Heterogenous Trajectories in Physical, Mental and Cognitive Health among Older Americans: Roles of Genetics and Earlier SES
Cung Truong Hoang,
Hans-Peter Kohler and
Illiana V. Kohler
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Cung Truong Hoang: University of Pennsylvania
Hans-Peter Kohler: University of Pennsylvania
Illiana V. Kohler: University of Pennsylvania
PIER Working Paper Archive from Penn Institute for Economic Research, Department of Economics, University of Pennsylvania
We investigate the roles of genetic predispositions, childhood SES and adult schooling attainment in shaping trajectories for three important components of the overall health and wellbeing of older adults -- BMI, depressive symptoms and cognition. We use the Health & Retirement Study (HRS) and group-based trajectory modelling (GBTM) to identify subgroups of people who share the same underlying trajectories over ages 50-94 years. After identifying common underlying trajectories, we use fractional multinomial logit models to estimate associations of (1) polygenic scores for BMI, depression, ever-smoked, education, cognition and subjective wellbeing, (2) childhood SES and (3) schooling attainment on the probabilities of trajectory group membership. While genetic predispositions do play a part in predicting trajectory group membership, our results highlight the long arm of socioeconomic factors. Schooling attainment is the most robust predictor—it predicts increased probabilities of belonging to trajectories with BMI in the normal rage, low depressive symptoms and high initial cognition. Childhood circumstances are manifested in trajectories to a lesser extent, with childhood SES only predicting the likelihood of being on the low depressive symptoms trajectory. We also find suggestive evidence that associations of schooling attainment on the probabilities of being on trajectories with BMI in the normal rage, low depressive symptoms and high initial cognition vary with genetic predispositions.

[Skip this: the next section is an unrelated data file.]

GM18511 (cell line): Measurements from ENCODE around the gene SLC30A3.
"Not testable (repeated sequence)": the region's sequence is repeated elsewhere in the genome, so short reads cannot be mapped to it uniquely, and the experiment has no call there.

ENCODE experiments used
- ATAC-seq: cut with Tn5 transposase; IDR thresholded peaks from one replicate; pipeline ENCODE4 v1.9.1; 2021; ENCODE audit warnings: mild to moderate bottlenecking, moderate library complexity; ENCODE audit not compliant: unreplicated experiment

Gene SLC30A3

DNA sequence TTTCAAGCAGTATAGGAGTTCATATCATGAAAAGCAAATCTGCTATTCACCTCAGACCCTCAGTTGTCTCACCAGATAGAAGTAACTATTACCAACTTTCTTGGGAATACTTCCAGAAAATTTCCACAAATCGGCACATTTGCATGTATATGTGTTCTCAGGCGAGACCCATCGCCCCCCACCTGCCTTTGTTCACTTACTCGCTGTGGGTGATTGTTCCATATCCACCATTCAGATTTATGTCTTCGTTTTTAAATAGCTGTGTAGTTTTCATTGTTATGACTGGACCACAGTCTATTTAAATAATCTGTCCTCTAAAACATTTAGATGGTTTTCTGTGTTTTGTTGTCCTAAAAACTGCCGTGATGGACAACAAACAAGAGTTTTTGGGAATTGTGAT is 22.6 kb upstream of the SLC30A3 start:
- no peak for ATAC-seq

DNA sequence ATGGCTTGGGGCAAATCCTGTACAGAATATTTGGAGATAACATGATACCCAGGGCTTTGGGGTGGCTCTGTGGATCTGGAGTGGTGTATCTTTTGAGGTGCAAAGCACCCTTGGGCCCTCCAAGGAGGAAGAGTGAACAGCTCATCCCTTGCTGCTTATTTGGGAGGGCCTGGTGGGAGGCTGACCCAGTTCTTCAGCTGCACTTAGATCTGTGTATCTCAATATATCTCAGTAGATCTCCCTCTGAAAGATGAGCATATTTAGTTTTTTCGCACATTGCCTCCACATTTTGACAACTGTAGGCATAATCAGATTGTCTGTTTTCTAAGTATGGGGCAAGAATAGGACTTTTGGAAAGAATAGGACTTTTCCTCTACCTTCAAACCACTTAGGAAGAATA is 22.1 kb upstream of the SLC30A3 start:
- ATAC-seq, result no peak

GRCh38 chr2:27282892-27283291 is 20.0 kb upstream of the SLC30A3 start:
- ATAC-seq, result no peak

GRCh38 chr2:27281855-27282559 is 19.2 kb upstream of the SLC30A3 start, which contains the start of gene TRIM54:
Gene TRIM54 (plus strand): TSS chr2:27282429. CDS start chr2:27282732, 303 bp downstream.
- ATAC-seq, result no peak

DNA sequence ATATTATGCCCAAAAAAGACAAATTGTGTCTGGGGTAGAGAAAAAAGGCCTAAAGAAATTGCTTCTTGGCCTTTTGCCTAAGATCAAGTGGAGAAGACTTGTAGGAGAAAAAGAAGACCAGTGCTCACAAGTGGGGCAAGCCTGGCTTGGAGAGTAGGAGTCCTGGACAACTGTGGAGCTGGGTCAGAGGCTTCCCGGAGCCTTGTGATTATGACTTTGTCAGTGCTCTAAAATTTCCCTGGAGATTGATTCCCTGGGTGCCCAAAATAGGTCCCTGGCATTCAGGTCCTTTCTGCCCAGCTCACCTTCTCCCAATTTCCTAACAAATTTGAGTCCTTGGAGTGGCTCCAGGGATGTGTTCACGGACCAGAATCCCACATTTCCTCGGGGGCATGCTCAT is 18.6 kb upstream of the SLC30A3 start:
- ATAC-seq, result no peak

Keywords: aging trajectories; polygenic scores; childhood socioeconomic status; schooling; HRS; GBTM (search for similar items in EconPapers)
Pages: 32 pages
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Persistent link: https://EconPapers.repec.org/RePEc:pen:papers:21-024
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